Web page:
Why have an ABC at all?
Alan Kohler makes an important point about the on-going Finkelstein media inquiry. It is all about making life uncomfortable for News Ltd and providing some or other intellectual underpinnings for government support of the ABC.
In my last article for The Drum I indicated that there was no reason for the Australia Network to be put for tender because the government already had an agency to do the work. I also indicated that perhaps the whole of the ABC could be put out for tender.
That latter line caused some consternation in the comments. Many readers were outraged. But putting the ABC up for tender simply raises a more fundamental issue - why have an ABC at all?
A lot of people think of the ABC as being a public good. By that they usually mean a good provided by the government on behalf of the public. People also tend to think of schools and hospitals and the like in the same terms. Other times people think of public goods as being those things that are good for the public.
Economists, however, have a somewhat different definition of public goods. To qualify as a public good the good or service must be both non-excludable and non-rival. So nobody can stop you from using a particular good or service and my use of the good or service doesn't prevent others from using it too. There are remarkably few goods and services that meet those criteria. Remember, to qualify as a public good both conditions must be met.
National security and the rule of law are usually held out as examples of public goods. Public broadcasting, however, may be good for the public but it isn't a public good. Of course, that shouldn't be the end of the discussion. That is just quibbling over definitions.
Adam Smith had a less technical and more intuitive definition of public good. Those goods and services, "which, though they may be in the highest degree advantageous to a great society, are, however, of such a nature that the profit could never repay the expense to any individual or small number of individuals, and which it therefore cannot be expected that any individual or small number of individuals should erect or maintain."
That suggests a two-prong test; a public good must be advantageous to a great society but must be inherently unprofitable. Note there is a difference between being a non-profit organisation and being inherently unprofitable. The ABC is the former but, perhaps, not the latter. No doubt there are many who would argue that the ABC passes the 'advantageous to a great society' test. The ABC has some excellent programming and many fine employees. Yet so too do its competitors. Therein lies the rub.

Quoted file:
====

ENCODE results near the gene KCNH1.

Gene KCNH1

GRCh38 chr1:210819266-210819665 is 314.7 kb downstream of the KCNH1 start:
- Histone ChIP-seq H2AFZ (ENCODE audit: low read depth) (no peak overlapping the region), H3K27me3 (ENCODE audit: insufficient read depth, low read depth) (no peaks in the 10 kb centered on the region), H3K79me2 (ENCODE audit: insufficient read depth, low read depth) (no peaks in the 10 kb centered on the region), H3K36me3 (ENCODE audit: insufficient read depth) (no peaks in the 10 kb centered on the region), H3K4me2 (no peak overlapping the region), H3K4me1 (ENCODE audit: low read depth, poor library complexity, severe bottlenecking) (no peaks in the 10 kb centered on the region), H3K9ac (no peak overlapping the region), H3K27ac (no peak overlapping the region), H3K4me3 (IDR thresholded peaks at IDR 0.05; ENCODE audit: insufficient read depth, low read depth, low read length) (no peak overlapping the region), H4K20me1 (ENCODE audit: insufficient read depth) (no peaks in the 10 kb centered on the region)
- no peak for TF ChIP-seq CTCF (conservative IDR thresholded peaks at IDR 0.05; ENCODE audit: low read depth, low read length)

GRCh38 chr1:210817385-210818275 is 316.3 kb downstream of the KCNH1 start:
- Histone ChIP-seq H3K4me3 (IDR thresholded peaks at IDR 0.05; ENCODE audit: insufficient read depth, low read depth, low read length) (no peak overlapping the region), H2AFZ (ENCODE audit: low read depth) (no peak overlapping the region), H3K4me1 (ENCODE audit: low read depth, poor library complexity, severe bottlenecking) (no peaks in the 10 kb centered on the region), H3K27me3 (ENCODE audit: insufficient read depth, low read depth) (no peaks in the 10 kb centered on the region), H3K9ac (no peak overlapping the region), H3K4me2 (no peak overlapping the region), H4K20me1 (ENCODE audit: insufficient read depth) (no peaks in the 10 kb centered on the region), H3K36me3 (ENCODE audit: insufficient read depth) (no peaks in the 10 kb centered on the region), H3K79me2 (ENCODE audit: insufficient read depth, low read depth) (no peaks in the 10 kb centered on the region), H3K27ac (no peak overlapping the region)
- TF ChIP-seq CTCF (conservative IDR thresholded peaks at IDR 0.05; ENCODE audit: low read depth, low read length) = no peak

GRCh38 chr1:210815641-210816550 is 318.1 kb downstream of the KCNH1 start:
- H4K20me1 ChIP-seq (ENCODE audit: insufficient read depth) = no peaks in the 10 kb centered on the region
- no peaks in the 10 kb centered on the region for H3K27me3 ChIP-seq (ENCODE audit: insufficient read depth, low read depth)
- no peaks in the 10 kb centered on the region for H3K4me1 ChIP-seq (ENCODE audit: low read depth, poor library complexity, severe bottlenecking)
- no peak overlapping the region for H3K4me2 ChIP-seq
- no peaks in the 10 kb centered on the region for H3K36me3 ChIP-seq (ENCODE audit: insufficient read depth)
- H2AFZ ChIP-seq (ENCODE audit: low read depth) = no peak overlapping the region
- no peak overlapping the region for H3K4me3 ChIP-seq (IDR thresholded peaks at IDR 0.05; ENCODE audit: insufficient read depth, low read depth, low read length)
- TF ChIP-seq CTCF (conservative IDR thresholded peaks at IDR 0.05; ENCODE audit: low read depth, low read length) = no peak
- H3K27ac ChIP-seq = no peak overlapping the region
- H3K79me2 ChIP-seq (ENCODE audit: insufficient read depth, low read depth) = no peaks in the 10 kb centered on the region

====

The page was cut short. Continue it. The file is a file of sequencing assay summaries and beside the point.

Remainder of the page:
There may well have been a time when the provision of broadcast media was too expensive for the private sector and required some level of government ownership and/or subsidy. If there ever was such a time it has long since passed.
But perhaps it isn't the organisation itself that is important, but rather the content. For example, it may well be that the ABC carries material that the for-profit media will not broadcast. Those niche markets that we deem to be important for non-economic reasons could be covered by the ABC. To be fair, there are some areas where the ABC does perform well - lawn bowls on a Saturday afternoon, and coverage of religion on a Sunday are niches that other might not cover.
Yet are these niche markets enough to justify the entire organisation? A cheaper solution might be the restructure existing local content rules that the government already imposes on all other media. Conversely to lift those rules on the private media and insist the ABC undertakes more of those activities.
If the government wants intellectual support for its ownership and funding of the ABC it should think carefully about what needs doing that the private sector either can't do, or won't do. That approach rather than a private media bashing exercise will result in better policy outcomes.
Right now the best argument for the ABC is that it already exists. While status quo is a powerful argument for preservation of any institution, the point remains that the ABC is a billion-dollar government program. Getting the best value for money requires more careful thought than simply following a more of the same policy.
This article originally appeared on The Drum on 20/12/11 and can be accessed at http://www.abc.net.au/unleashed/3739826.html